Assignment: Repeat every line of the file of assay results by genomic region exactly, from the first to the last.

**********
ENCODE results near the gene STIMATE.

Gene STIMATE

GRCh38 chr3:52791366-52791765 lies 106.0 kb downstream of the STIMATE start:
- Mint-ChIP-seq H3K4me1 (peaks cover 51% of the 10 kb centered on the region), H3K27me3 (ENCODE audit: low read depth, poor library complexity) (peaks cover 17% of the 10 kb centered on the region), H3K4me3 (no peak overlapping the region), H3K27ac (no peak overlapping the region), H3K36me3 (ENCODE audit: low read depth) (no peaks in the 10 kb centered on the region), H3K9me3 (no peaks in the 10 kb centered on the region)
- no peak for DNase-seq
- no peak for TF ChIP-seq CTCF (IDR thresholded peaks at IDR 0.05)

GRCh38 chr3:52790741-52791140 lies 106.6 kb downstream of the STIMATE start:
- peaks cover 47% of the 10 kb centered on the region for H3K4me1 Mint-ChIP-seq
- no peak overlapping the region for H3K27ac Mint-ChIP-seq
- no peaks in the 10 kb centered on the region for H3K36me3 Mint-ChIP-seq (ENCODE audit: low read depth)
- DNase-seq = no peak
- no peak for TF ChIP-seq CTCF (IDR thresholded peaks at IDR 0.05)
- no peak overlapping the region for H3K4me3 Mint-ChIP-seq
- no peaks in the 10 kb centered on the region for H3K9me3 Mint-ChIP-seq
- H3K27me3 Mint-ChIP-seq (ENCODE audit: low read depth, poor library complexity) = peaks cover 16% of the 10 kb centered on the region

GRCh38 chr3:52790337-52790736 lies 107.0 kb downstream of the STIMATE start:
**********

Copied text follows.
ENCODE results near the gene STIMATE.

Gene STIMATE

GRCh38 chr3:52791366-52791765 lies 106.0 kb downstream of the STIMATE start:
- Mint-ChIP-seq H3K4me1 (peaks cover 51% of the 10 kb centered on the region), H3K27me3 (ENCODE audit: low read depth, poor library complexity) (peaks cover 17% of the 10 kb centered on the region), H3K4me3 (no peak overlapping the region), H3K27ac (no peak overlapping the region), H3K36me3 (ENCODE audit: low read depth) (no peaks in the 10 kb centered on the region), H3K9me3 (no peaks in the 10 kb centered on the region)
- no peak for DNase-seq
- no peak for TF ChIP-seq CTCF (IDR thresholded peaks at IDR 0.05)

GRCh38 chr3:52790741-52791140 lies 106.6 kb downstream of the STIMATE start:
- peaks cover 47% of the 10 kb centered on the region for H3K4me1 Mint-ChIP-seq
- no peak overlapping the region for H3K27ac Mint-ChIP-seq
- no peaks in the 10 kb centered on the region for H3K36me3 Mint-ChIP-seq (ENCODE audit: low read depth)
- DNase-seq = no peak
- no peak for TF ChIP-seq CTCF (IDR thresholded peaks at IDR 0.05)
- no peak overlapping the region for H3K4me3 Mint-ChIP-seq
- no peaks in the 10 kb centered on the region for H3K9me3 Mint-ChIP-seq
- H3K27me3 Mint-ChIP-seq (ENCODE audit: low read depth, poor library complexity) = peaks cover 16% of the 10 kb centered on the region

GRCh38 chr3:52790337-52790736 lies 107.0 kb downstream of the STIMATE start: